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Could non integral degree derivative somehow be interpreted? What I mean:

  • $f^{(1)}(x) = \frac{df(x)}{dx}$
  • $f^{(2)}(x) = \frac{d^{2}f(x)}{dx^2}$

How could $f^{(1.5)}(x)$ be interpreted?

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2 Answers 2

up vote 1 down vote accepted

It seems as though you are looking for fractional calculus.

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Thank you, just what I was looking for. Seems like my definition is $\frac{f^{(1.5)}(x+h) - f^{(1.5)}(x)}{h}$ in this example (with h approaching +0 of course). –  András Hummer Aug 14 '13 at 10:53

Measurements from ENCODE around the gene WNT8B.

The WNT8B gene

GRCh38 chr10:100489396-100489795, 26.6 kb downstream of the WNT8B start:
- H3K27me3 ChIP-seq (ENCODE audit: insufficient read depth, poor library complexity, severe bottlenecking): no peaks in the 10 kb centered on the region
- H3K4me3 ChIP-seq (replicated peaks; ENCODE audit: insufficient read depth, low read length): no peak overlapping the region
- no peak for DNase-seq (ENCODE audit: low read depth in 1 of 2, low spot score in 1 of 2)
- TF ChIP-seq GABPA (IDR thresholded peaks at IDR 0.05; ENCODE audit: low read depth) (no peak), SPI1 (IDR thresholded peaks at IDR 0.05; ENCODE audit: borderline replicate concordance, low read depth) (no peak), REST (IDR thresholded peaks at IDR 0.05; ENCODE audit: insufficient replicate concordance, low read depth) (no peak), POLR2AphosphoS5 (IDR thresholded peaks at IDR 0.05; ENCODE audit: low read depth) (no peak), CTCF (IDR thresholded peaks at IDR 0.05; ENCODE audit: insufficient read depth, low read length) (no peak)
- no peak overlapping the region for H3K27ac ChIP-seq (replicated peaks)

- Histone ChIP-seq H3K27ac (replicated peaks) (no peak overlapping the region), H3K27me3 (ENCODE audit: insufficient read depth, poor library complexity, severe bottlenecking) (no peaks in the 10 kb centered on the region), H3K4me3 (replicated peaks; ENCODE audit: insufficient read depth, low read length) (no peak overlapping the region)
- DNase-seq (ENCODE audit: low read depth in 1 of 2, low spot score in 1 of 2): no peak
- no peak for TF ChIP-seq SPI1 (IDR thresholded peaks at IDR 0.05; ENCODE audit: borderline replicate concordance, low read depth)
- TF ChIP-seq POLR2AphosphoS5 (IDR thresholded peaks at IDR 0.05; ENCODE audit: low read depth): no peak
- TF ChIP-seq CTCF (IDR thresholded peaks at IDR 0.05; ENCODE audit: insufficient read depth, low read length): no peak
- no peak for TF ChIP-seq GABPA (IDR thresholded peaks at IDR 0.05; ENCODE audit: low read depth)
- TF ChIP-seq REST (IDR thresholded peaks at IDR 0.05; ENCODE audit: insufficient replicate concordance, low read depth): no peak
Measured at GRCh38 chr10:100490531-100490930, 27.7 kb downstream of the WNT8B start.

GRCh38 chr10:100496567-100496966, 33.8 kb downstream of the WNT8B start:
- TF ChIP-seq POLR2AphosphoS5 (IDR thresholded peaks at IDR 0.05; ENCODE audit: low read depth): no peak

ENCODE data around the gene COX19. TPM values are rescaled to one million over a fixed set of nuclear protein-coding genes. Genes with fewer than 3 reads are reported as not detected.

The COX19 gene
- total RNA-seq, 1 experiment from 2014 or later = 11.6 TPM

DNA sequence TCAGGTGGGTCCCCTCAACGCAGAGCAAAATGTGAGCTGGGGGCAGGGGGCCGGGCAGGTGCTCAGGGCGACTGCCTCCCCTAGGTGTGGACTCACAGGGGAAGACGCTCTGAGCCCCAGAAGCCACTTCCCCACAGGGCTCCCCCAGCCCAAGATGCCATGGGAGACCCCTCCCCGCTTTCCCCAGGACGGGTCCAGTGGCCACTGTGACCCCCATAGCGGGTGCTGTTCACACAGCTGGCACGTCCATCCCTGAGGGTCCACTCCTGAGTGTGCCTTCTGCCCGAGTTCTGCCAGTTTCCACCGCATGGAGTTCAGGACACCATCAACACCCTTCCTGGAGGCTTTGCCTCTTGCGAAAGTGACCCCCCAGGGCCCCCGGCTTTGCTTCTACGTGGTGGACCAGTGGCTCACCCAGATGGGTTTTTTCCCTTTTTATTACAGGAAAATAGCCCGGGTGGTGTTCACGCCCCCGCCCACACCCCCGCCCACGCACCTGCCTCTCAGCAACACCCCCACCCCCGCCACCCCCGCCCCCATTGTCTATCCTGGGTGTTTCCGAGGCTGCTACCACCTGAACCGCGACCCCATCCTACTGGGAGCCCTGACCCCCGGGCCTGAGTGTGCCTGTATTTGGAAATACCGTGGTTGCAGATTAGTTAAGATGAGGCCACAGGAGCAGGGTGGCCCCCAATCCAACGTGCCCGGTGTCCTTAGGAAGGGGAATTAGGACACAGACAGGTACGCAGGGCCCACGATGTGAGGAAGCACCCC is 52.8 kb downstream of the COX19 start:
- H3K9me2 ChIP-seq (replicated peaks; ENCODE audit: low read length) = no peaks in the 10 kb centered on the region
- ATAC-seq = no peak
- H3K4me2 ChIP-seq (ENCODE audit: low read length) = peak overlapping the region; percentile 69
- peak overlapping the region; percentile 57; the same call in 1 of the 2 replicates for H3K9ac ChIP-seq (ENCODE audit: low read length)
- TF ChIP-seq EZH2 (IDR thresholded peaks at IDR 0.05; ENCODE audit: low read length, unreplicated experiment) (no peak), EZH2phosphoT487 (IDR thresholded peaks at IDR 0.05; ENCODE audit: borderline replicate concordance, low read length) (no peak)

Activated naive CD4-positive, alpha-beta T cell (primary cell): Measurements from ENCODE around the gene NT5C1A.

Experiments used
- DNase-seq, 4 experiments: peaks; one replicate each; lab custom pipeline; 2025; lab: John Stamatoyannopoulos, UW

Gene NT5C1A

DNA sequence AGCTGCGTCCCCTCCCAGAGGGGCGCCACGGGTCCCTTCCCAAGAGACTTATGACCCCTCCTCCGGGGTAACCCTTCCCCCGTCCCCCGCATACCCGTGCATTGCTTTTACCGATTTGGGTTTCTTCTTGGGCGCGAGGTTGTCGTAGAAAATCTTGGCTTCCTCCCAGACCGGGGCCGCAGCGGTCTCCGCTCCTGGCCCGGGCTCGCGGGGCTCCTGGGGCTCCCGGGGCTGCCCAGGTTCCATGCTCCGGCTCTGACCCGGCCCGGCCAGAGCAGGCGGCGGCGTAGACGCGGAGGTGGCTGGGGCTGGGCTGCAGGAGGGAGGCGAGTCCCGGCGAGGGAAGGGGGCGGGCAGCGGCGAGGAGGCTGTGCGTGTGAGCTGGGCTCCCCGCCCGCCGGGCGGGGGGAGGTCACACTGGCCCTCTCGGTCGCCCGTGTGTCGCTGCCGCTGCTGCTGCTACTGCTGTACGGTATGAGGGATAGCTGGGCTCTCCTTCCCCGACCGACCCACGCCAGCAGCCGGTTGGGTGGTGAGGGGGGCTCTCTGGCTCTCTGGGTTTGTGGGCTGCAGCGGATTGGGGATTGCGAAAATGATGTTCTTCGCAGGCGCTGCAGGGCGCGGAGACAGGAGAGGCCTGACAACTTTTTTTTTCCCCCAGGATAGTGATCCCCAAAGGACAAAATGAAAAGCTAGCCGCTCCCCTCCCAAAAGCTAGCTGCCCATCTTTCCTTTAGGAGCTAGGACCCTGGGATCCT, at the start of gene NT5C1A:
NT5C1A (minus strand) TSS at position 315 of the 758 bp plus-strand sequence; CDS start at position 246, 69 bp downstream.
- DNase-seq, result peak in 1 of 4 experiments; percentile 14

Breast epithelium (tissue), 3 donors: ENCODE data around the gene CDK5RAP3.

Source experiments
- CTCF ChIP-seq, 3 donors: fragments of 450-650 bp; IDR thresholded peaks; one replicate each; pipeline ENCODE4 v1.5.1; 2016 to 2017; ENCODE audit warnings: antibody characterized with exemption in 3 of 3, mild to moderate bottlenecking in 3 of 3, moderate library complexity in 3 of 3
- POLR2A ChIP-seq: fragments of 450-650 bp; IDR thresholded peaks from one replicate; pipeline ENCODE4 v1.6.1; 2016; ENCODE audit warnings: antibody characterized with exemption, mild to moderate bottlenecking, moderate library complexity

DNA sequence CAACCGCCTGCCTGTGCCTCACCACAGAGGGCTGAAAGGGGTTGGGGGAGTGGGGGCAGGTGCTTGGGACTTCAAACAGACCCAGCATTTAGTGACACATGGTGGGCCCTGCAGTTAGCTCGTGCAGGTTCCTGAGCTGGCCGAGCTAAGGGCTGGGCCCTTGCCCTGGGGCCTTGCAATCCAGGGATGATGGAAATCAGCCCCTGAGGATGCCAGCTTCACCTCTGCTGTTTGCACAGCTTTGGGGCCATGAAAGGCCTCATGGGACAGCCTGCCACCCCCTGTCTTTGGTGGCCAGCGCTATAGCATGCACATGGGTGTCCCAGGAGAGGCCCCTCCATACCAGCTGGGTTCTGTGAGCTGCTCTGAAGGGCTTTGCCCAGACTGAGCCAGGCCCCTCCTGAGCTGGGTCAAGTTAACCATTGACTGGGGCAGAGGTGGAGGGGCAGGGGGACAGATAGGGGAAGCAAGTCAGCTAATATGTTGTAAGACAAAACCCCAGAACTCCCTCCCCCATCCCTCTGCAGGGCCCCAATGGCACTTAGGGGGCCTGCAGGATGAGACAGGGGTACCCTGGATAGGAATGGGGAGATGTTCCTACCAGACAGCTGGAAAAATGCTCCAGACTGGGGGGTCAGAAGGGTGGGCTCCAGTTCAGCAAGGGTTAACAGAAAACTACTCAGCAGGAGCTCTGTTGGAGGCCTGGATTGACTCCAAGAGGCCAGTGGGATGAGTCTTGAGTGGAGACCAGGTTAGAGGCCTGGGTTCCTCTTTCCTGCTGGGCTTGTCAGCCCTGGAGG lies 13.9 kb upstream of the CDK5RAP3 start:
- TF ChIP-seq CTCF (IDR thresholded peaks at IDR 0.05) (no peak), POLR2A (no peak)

Can you please give me some examples for its practical usage, where it actually does make sense to use fractal derivative? –  András Hummer Aug 14 '13 at 10:55
    
I'm afraid not. But you might want to add that to your question. I just remembered seeing this a while ago, so it was quite easy for me to search for right now. But I have no experience with it whatsoever.:( –  cimrg.joe Aug 14 '13 at 11:02

This is a matter of fractional analysis, and you should use the definition of fractional derivative. Not only 1.5, you may find derivative and integration of real and complex valued function of any order.

There are several definition of fractional derivative having different uses. Let me consider Riemann's definitions.

$$D^{\mu} f(x) = D^n [D^{-\nu} f(x)]$$

Where $\nu = n - \mu$ and $0 \le \Re{(\nu)} < 1$. $[D^{-\nu} f(x)]$ is the fractional integration of $f(x)$ of order $\nu$.

$$[D^{-\nu} f(x)] = \frac{1}{\Gamma(\nu)} \int_0^x (x - t)^{\nu-1} f(t) dt$$

So you have all the definitions in your hand. Now you may calculate your required answer.

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